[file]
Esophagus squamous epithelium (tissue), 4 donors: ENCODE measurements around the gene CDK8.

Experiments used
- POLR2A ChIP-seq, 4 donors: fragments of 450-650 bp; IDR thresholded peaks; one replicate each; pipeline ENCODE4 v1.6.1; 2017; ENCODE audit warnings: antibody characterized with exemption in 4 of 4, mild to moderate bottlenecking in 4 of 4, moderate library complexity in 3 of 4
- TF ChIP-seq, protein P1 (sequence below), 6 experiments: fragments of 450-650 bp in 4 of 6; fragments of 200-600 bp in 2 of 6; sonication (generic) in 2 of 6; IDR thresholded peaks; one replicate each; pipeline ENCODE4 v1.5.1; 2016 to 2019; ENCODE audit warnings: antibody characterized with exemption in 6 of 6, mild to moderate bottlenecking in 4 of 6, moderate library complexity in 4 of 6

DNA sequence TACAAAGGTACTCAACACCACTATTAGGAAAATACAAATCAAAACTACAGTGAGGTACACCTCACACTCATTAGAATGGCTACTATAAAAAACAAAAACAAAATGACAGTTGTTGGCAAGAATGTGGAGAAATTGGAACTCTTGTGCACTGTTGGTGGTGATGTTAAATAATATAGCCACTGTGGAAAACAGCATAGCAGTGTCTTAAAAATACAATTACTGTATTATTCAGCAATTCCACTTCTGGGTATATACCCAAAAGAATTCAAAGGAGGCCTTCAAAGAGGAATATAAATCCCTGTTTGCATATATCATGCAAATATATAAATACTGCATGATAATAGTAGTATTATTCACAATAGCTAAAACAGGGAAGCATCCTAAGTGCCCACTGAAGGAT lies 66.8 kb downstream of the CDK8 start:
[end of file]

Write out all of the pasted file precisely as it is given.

Esophagus squamous epithelium (tissue), 4 donors: ENCODE measurements around the gene CDK8.

Experiments used
- POLR2A ChIP-seq, 4 donors: fragments of 450-650 bp; IDR thresholded peaks; one replicate each; pipeline ENCODE4 v1.6.1; 2017; ENCODE audit warnings: antibody characterized with exemption in 4 of 4, mild to moderate bottlenecking in 4 of 4, moderate library complexity in 3 of 4
- TF ChIP-seq, protein P1 (sequence below), 6 experiments: fragments of 450-650 bp in 4 of 6; fragments of 200-600 bp in 2 of 6; sonication (generic) in 2 of 6; IDR thresholded peaks; one replicate each; pipeline ENCODE4 v1.5.1; 2016 to 2019; ENCODE audit warnings: antibody characterized with exemption in 6 of 6, mild to moderate bottlenecking in 4 of 6, moderate library complexity in 4 of 6

DNA sequence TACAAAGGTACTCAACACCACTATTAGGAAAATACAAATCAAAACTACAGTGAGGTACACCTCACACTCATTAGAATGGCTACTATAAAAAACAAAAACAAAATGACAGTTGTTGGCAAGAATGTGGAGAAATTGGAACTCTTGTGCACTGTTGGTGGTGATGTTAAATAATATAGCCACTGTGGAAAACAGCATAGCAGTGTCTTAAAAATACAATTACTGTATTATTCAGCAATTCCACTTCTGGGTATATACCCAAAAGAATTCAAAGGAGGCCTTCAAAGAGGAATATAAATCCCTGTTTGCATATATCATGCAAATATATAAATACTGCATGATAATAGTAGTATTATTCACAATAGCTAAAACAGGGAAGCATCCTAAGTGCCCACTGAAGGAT lies 66.8 kb downstream of the CDK8 start: